Some 4 million years old, the star HD 163296 is about 330 light years out in the direction of the constellation Sagittarius. When dealing with stars this young, astronomers have had success with data from the Atacama Large Millimeter/submillimeter Array (ALMA), teasing out features in protoplanetary disks filled with gas and dust, the breeding ground of new planets. As seen below, the ALMA imagery can be striking, a closeup look at a stellar system in formation.
Image: ALMA image of the protoplanetary disk surrounding the young star HD 163296 as seen in dust. Credit: ALMA (ESO/NAOJ/NRAO); A. Isella; B. Saxton (NRAO/AUI/NSF).
Tantalizingly, ALMA can show us rings in such disks, and the gaps that imply an emerging planet. But how do we know we’re actually looking at planets, rather than other phenomena we’re only now learning how to detect in such disks? New work from Richard Teague (University of Michigan) as well as a second effort by Christophe Pinte and team (Monash University, Australia) points us strongly toward the protoplanet interpretation. Both papers are in process at Astrophysical Journal Letters and available as preprints (see below).
In each case, the focus is not on the dust that is so visible in the image above but the distribution of carbon monoxide (CO) gas throughout the HD 163296 disk structure. ALMA is able to detect the millimeter-wavelength light that molecules of CO emit, while wavelength changes owing to the Doppler effect make it possible to discern the movement of the gas within the disk. Calling the precision involved in these studies ‘mind boggling,’ Teague coauthor Til Birnstiel (University Observatory of Munich) notes that in a system where gas rotates at about 5 kilometers per second, ALMA detected velocity changes as small as a few meters per second.
“Although dust plays an important role in planet formation and provides invaluable information, gas accounts for 99 percent of a protoplanetary disks’ mass,” says Teague coauthor Jaehan Bae of the Carnegie Institute for Science. “It is therefore crucial to study kinematics of the gas.”
Teague and team found disruption in the Keplerian rotation that gas would be expected to show, the orderly motion of objects around a central star. The emergence of localized disturbances within the gas would provide evidence for a planet in the making. And indeed, the researchers found two distinct patterns, one at roughly 80 AU, the other at 140 AU. Meanwhile, the team led by Christophe Pinte — likewise looking at anomalies in the flow of gas through detection of CO emissions rather than dust — detected a third planet-like pattern, this one at 260 AU. All three worlds, the scientists calculate, would be approximately similar in mass to Jupiter.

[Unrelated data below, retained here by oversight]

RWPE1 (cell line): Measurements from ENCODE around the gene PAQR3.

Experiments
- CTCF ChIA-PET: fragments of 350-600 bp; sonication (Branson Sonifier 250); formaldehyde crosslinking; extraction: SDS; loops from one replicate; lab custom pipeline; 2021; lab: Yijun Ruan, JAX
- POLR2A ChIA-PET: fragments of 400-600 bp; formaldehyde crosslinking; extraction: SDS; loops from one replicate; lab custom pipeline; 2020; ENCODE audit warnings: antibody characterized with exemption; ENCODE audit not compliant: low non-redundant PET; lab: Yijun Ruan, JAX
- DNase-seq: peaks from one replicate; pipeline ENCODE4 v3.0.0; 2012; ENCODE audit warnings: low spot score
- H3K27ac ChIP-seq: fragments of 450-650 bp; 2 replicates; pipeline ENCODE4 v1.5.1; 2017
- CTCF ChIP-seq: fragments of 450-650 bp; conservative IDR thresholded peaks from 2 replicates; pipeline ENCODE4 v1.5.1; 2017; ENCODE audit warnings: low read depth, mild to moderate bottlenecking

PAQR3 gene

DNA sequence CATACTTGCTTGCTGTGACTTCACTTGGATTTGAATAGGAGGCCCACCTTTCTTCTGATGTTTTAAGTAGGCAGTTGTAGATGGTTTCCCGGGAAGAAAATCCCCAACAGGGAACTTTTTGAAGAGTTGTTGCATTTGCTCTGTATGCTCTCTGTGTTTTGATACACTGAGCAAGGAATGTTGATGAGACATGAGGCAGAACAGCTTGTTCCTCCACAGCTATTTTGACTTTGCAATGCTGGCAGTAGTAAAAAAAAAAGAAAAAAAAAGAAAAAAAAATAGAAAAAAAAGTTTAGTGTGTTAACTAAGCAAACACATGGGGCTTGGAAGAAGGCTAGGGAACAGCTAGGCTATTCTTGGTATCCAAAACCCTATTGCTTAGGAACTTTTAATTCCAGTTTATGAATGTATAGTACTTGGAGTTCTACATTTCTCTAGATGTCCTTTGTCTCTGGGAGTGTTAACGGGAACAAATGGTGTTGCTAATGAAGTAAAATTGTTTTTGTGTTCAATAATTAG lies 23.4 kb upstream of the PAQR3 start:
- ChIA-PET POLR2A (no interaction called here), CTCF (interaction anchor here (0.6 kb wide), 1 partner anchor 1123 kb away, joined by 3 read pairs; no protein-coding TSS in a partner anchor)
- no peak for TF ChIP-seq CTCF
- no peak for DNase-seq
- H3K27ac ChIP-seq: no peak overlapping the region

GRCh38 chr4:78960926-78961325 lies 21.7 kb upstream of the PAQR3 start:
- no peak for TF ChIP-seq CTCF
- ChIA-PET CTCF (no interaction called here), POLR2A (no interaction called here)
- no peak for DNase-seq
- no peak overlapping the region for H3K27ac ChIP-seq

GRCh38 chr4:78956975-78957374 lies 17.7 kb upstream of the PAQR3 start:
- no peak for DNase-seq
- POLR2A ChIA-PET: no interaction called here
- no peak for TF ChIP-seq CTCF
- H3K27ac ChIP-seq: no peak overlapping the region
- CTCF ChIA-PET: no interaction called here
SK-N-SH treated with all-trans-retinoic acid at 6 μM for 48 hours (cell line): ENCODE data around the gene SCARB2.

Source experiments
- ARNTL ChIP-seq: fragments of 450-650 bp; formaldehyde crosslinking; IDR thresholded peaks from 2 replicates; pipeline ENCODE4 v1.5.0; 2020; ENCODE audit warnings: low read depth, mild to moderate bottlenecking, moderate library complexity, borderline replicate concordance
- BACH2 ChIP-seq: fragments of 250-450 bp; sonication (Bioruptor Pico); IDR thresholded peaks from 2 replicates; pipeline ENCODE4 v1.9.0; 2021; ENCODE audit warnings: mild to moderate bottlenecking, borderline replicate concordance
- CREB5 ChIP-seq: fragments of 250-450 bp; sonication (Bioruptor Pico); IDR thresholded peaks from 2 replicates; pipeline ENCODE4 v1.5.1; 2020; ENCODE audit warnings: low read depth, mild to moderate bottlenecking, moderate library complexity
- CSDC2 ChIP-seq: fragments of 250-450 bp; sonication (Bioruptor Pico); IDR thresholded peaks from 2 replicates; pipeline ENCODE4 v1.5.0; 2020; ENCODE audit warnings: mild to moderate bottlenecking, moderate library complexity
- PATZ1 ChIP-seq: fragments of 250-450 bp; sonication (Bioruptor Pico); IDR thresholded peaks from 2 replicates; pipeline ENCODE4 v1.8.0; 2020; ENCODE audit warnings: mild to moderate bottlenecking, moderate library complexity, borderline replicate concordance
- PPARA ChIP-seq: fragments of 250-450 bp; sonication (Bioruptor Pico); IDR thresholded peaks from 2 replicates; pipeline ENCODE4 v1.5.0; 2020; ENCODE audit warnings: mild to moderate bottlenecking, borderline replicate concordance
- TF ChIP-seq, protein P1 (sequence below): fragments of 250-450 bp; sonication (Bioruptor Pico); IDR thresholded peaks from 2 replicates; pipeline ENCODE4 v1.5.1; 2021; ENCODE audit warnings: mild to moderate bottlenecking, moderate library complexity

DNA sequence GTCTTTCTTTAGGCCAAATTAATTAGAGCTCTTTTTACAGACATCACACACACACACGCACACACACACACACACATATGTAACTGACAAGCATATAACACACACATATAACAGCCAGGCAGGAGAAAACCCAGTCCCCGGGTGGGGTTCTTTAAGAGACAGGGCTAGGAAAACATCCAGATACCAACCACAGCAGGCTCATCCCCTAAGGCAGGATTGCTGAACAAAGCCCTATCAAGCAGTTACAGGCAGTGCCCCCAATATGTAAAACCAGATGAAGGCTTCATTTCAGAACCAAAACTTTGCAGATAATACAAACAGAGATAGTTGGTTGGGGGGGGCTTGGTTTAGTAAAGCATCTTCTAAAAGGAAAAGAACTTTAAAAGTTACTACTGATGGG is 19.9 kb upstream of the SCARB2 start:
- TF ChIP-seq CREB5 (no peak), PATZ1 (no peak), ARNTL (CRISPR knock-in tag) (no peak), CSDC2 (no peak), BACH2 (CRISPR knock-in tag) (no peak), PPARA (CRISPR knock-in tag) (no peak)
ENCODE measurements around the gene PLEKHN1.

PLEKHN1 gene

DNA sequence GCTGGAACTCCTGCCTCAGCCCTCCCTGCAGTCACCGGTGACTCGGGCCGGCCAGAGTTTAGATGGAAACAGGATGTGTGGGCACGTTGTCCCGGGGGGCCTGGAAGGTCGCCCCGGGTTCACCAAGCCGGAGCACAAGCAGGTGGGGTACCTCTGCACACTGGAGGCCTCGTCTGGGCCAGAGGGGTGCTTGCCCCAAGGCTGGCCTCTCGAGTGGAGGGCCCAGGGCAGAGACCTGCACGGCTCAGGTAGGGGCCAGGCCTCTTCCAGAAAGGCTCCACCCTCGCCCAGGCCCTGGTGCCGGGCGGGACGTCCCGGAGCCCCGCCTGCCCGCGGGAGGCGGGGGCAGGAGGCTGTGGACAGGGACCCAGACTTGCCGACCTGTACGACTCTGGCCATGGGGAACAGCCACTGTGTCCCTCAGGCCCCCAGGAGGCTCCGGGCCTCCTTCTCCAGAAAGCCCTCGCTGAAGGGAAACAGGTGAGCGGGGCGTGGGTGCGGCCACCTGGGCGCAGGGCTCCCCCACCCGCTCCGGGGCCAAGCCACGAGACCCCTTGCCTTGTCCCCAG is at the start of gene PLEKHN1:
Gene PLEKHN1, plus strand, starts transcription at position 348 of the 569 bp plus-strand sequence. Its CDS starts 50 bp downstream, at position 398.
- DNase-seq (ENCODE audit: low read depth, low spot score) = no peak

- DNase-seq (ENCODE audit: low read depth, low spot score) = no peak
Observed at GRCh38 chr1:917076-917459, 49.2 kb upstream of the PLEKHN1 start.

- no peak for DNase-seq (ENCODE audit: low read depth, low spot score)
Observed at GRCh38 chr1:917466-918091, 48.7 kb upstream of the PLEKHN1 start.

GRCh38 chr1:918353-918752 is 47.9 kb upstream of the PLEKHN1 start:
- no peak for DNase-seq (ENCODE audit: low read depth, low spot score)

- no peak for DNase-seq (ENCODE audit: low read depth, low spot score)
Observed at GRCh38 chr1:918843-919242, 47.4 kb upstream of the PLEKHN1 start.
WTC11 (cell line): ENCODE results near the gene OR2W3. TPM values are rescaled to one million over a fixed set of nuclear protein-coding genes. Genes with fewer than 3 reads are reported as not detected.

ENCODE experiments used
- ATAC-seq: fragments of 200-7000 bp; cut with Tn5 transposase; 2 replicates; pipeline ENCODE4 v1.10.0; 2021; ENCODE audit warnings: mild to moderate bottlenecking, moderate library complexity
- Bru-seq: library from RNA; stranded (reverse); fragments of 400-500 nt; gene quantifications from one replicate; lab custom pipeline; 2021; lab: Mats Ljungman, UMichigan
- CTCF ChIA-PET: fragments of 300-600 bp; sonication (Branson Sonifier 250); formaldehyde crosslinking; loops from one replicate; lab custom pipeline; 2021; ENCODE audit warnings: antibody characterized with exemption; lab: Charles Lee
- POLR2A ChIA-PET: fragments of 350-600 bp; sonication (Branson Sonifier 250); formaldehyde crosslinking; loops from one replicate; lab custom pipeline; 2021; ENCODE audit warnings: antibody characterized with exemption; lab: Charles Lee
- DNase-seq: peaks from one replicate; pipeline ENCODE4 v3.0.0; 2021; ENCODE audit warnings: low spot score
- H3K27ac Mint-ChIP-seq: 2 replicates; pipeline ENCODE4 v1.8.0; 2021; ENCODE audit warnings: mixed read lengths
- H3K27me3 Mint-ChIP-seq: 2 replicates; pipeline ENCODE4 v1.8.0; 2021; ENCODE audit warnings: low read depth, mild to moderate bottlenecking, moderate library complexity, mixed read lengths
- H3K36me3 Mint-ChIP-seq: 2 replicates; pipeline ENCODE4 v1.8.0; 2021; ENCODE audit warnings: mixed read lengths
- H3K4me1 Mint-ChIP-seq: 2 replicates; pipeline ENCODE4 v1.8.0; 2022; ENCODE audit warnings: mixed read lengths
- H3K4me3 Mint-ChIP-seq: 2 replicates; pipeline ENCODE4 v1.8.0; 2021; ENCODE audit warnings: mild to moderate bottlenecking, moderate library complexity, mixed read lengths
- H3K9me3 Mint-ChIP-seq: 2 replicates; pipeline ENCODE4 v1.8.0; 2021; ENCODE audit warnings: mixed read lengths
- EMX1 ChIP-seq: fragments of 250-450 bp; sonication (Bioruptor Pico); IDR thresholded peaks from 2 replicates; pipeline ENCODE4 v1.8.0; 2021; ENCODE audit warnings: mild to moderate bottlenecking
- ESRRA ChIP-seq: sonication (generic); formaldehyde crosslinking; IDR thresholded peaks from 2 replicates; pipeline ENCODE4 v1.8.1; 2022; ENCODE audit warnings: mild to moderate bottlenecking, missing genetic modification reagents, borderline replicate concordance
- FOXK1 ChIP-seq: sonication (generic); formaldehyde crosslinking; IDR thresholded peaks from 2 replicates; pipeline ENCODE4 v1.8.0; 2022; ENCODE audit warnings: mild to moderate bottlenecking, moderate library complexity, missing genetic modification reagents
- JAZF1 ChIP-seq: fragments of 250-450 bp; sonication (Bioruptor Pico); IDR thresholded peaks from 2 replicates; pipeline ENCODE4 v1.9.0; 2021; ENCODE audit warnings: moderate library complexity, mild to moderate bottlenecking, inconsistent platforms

Image: Artist impression of protoplanets forming around a young star. Credit: NRAO/AUI/NSF; S. Dagnello.
We’re out on the edge here, just as exoplanet hunting itself was in the early 1990s as we approached the first detections. These days we can use radial velocity, transits and gravitational microlensing to spot planets, with the number of confirmed worlds rising steadily. Protoplanets are another story altogether, although the evidence for them continues to mount. The Teague paper explains the significance of the CO studies:
We have presented a new method which enables the direct measurement of the gas pressure profile. This allows for significantly tighter, and more accurate, constraints on the gas surface density profile than traditional methods. Furthermore, as this method is sensitive to the gap profile, it provides essential information about the gap width in the gas which is typically poorly constrained from brightness profiles.
And indeed, what the work gives us is a way to measure changes in the gas velocity and density that correlate to the observed perturbations in the protoplanetary disk. Pinte’s team, meanwhile, working with measurements of CO velocity in the disk, found a 15 percent deviation from expected Keplerian flow. The possible protoplanet they detect at approximately 260 AU could conceivably be detected via direct imaging. If it is, the question of its formation is interesting:
Can massive planets form at a distance of 250 au from the star? The location of giant planets in the outer regions of discs would be broadly consistent with gravitational instability. On the other hand, the timescale for core accretion may also be reasonable given that HD 163296 is a relatively old disc (≈ 5 Myr). The planet may also have undergone outward migration, depending upon the initial profile of the disc. It is beyond the scope of this Letter to speculate further.
Measuring the velocity of carbon monoxide in a protoplanetary disk is an indication of how fine-grained the ALMA data on HD 163296 are. The comparison of these observations with computer models show a fit with the patterns that would be expected for young planets. The evidence is not yet conclusive, but it’s clear that the developing science of protoplanet detection is gaining traction. Applying these methods to other well-defined disks should tell us more.
The papers are Teague et al., “A Kinematic Detection of Two Unseen Jupiter Mass Embedded Protoplanets” (preprint) and Pinte et al., “Kinematic evidence for an embedded protoplanet in a circumstellar disc” (preprint), both accepted at Astrophysical Journal Letters.